‘Burka Avenger’ to Fight for Girls’ Education in Pakistan

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August 29th, 2013 No Comments Other

Last October a Taliban gunman shot teenager Malala Yousafzai in the head for campaigning for the right of girls to go to school in her home town in Swat Valley, northwest Pakistan.

Yousafzai survived the attack and earlier this month delivered a powerful speech at the UN in New York in which she vowed not to be silenced by terrorists.

Now, another voice is making itself heard—in the form of a mild-mannered teacher who moonlights as an education superhero.

Assisted by three schoolchildren, the Burka Avenger fights local gangsters attempting to close down the girls’ school where she works. Her weapon of choice to ward off the evil Baba Bandook and his henchmen is a large fountain pen or a heavy textbook.  

The Urdu-language action-comedy cartoon series is set to debut on Pakistani television next month. Aaron Haroon Rashid, one of Pakistan’s biggest pop stars, conceived the series as a medium through which to emphasize the importance of girls’ education, according to Australia Network News.

While set in the fictional town of Halwapur, the world of the Burka Avenger will resonate in Pakistan, where Taliban militants have prevented thousands of girls from going to school in the country’s northwest and have attacked activists campaigning for girls’ education.

Throughout Pakistan, nearly half of all children and nearly three quarters of young girls are not enrolled in primary school, according to UN and government statistics published late last year.

Official statistics released by the Federal Education Ministry of Pakistan reveal an overall literacy rate of 46 per cent, while only 26 per cent of girls are literate. Independent sources and educational experts, however, are skeptical. They place the overall literacy rate at 26 per cent and the rate for girls and women at 12 per cent, contending that the higher figures include people who can handle little more than a signature.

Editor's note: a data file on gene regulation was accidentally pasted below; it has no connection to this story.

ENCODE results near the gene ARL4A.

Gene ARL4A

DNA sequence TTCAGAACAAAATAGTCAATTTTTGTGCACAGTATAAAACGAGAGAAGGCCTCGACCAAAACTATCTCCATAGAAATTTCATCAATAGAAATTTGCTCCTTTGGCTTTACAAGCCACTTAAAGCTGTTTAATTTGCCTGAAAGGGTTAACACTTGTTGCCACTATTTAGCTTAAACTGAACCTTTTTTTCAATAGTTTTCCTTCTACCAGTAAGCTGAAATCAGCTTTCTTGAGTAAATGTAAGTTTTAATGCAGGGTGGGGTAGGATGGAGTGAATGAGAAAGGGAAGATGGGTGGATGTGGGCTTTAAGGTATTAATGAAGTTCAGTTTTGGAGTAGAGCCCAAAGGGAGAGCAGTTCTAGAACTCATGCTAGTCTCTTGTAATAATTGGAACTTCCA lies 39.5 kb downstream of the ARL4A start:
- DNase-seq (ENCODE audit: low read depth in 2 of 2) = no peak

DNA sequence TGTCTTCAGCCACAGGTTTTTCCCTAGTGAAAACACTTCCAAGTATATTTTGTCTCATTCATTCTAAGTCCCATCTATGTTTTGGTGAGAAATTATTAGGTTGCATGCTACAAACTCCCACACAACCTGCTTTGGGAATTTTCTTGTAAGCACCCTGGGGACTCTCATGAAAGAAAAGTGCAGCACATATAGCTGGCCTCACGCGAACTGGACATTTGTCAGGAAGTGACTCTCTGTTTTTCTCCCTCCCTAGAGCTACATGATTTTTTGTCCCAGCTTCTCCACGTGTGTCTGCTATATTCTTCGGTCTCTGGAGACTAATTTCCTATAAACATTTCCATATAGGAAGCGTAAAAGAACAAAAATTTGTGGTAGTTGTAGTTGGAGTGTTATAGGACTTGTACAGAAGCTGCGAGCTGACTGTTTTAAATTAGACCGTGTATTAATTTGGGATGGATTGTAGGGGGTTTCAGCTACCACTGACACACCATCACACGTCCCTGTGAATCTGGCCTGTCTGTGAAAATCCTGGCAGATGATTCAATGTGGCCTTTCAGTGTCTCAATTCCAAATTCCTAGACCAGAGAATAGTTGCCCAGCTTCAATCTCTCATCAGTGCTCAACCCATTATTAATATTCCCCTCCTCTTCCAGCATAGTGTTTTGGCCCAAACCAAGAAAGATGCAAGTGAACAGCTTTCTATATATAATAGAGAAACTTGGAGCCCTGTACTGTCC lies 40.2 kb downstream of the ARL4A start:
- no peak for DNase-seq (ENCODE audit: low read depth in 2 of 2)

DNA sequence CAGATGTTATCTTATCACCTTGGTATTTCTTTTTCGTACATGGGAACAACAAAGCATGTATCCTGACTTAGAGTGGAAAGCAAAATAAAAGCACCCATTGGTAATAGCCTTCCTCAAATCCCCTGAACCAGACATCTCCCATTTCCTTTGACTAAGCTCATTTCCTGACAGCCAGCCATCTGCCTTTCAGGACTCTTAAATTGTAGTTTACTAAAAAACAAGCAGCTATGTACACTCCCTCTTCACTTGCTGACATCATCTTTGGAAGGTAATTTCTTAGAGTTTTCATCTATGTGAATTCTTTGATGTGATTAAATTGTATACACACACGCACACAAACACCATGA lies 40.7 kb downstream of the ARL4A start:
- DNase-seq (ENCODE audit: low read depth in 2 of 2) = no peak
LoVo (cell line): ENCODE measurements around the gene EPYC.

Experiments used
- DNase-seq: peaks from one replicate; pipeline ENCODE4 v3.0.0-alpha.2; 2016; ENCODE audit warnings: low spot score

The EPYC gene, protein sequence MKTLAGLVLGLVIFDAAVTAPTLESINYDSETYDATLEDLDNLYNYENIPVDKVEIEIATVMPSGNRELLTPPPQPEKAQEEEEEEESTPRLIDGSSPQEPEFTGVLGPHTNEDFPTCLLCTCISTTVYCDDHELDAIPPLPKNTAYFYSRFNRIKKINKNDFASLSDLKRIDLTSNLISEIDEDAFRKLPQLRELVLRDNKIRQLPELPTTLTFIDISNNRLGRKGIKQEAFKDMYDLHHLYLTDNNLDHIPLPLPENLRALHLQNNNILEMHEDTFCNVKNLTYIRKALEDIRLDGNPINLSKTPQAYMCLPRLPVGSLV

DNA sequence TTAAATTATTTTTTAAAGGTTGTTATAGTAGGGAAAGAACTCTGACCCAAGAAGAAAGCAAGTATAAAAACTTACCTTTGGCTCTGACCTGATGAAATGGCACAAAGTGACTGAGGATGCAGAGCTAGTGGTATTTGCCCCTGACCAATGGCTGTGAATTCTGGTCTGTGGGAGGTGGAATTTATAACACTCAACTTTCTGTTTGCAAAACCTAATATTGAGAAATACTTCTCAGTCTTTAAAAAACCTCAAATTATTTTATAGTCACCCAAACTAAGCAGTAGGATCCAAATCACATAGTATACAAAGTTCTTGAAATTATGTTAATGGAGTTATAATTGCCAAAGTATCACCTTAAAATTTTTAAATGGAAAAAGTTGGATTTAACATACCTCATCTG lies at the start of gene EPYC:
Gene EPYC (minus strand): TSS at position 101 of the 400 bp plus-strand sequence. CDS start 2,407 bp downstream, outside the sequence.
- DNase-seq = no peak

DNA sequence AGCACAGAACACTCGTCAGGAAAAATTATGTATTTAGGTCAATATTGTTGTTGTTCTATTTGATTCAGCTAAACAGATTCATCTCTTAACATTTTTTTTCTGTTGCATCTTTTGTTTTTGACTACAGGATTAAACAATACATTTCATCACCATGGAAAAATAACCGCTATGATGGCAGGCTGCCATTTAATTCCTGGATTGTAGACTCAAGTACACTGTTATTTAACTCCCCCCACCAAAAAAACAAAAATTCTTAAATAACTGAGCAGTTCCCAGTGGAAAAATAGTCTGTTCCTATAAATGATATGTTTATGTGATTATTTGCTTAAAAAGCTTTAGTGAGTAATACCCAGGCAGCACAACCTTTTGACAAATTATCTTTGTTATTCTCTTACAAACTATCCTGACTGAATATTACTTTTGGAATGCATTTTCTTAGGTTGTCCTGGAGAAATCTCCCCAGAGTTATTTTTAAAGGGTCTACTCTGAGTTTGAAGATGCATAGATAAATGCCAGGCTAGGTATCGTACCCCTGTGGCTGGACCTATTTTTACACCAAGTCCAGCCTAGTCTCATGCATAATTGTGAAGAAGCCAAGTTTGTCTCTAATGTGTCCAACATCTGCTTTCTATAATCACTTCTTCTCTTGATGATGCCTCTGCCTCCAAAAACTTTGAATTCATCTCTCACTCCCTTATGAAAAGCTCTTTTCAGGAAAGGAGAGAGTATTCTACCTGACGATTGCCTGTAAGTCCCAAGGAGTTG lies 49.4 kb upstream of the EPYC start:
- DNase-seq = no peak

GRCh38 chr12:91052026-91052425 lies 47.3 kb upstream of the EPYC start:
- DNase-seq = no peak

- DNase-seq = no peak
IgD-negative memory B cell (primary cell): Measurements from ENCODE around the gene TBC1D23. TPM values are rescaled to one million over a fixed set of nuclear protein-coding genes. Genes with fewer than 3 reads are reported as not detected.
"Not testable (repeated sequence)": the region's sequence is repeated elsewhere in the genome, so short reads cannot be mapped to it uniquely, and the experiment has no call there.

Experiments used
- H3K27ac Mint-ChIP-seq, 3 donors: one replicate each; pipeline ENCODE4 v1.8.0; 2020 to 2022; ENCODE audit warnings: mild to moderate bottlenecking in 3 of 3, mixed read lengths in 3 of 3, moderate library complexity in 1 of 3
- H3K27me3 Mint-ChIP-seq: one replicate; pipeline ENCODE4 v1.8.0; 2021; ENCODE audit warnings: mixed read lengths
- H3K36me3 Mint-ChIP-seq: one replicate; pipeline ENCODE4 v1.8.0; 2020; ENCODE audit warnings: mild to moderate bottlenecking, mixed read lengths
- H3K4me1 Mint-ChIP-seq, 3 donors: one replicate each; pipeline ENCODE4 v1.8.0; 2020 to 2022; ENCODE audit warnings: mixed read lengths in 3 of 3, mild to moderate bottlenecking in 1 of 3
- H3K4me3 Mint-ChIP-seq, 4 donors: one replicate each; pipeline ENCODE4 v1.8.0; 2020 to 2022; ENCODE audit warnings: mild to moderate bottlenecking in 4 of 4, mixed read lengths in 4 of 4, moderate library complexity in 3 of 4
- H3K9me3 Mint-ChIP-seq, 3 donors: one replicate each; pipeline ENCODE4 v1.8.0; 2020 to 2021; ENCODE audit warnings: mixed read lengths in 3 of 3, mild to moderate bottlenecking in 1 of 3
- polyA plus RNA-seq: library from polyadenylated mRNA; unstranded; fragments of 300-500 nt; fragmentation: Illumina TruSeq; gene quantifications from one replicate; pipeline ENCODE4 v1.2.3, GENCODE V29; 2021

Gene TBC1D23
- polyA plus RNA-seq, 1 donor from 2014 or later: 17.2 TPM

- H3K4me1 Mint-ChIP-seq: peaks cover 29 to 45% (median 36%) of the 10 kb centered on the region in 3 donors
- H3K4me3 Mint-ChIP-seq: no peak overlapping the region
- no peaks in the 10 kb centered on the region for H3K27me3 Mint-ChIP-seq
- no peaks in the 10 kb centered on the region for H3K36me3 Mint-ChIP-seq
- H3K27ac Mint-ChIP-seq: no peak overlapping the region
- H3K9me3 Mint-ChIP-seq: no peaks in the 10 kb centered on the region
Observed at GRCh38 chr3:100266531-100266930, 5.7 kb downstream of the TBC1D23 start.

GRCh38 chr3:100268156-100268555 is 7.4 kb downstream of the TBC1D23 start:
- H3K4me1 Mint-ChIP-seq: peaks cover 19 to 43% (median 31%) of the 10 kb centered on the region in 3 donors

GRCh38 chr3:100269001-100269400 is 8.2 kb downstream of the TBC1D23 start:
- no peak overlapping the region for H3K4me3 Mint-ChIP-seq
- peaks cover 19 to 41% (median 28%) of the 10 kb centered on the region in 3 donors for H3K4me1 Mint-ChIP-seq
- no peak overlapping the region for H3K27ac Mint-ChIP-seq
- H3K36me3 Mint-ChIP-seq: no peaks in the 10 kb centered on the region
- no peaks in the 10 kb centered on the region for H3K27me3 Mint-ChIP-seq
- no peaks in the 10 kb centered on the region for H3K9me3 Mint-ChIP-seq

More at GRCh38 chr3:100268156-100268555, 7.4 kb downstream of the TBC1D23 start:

UNICEF cites poverty as another big hurdle in girls’ education. 17.6 per cent of Pakistani children are working and supporting their families, and a majority of them are girls.

According to Eldis.org, girls’ education features in all government education policy documents. However, actually including girls in the state educational system cannot be ensured in a context where the state education system suffers from fundamental structural problems, such as inadequate funding, a project based instead of sector wide approach to educational policy planning, the political rather than merit-based appointment of teachers, and a lack of political will.

The UN speech earlier this month was attended by a large number of prospective Pakistani students and their parents along with representatives of academia.

The audiences showed keen interest in Australian universities and were excited to meet and discuss with the representatives of Australian universities about possible opportunities, according to The Express Tribune.

Eight Australian universities participated in the event and their representatives shared information about scholarships opportunities, admission requirements, and pre-requisites for study visa with the students.

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Saga Briggs is Managing Editor of InformED. You can follow her on Twitter@sagamilena or Facebook.

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